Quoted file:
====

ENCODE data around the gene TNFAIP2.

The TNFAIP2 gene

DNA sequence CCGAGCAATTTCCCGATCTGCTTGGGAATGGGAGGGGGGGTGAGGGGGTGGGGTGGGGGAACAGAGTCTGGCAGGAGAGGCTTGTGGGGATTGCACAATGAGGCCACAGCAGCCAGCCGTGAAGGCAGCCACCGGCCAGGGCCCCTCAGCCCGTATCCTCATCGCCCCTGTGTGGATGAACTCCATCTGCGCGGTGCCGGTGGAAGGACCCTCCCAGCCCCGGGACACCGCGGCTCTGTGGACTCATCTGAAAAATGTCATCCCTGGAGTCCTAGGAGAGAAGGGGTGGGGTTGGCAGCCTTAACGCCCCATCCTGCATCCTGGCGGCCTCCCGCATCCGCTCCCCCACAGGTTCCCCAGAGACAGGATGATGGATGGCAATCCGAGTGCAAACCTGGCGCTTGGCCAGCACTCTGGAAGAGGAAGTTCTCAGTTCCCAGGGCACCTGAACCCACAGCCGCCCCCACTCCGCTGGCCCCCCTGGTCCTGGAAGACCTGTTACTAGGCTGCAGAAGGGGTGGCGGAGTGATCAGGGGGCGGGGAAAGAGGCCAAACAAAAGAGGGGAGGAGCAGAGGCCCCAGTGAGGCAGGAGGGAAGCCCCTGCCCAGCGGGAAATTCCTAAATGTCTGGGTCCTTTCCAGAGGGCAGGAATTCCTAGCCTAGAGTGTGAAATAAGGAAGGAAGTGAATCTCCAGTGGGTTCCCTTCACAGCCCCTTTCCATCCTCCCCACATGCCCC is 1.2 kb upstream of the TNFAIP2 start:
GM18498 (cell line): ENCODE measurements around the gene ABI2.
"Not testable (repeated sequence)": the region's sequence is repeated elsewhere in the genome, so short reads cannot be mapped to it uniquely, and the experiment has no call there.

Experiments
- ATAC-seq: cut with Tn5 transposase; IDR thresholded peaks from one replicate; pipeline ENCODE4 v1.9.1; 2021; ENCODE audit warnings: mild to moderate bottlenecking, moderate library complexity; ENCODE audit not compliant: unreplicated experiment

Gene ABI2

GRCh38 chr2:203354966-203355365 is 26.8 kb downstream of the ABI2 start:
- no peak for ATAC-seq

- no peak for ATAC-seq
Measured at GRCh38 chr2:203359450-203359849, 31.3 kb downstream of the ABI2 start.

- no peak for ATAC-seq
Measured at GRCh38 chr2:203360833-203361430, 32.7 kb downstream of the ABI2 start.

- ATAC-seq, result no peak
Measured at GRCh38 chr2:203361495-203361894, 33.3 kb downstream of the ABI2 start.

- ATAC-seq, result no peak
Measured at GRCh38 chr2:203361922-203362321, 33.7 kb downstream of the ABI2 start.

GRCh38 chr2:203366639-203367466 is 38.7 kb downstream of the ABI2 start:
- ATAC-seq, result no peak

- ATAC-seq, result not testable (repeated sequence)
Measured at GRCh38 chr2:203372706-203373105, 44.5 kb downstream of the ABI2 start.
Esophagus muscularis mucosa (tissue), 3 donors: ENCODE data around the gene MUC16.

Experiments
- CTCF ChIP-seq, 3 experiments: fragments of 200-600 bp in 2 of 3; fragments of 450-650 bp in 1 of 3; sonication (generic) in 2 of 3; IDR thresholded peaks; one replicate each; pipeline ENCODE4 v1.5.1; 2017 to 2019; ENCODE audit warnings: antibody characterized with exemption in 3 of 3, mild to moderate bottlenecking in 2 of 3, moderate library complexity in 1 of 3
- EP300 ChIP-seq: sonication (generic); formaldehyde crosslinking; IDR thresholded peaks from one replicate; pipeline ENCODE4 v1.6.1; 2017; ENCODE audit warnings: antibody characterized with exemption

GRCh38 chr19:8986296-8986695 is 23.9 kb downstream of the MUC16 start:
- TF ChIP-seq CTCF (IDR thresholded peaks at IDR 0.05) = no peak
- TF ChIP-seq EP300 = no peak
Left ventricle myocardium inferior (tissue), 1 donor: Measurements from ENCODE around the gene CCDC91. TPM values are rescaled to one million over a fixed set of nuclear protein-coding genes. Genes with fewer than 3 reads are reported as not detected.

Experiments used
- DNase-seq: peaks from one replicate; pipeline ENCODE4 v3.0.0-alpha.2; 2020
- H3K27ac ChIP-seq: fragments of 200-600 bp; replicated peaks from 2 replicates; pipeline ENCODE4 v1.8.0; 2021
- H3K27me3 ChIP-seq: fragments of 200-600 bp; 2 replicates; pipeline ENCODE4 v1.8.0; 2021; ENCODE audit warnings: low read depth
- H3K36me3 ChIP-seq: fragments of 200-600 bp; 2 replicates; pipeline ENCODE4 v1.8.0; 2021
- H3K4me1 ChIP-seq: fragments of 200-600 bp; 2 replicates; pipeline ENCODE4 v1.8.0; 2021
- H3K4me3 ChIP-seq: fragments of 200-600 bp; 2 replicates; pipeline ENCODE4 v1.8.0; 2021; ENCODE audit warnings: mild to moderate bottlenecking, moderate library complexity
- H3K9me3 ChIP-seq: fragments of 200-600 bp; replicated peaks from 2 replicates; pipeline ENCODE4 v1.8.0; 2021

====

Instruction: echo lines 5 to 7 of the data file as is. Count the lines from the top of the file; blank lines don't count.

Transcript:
"Not testable (repeated sequence)": the region's sequence is repeated elsewhere in the genome, so short reads cannot be mapped to it uniquely, and the experiment has no call there.

Experiments
- ATAC-seq: cut with Tn5 transposase; IDR thresholded peaks from one replicate; pipeline ENCODE4 v1.9.1; 2021; ENCODE audit warnings: mild to moderate bottlenecking, moderate library complexity; ENCODE audit not compliant: unreplicated experiment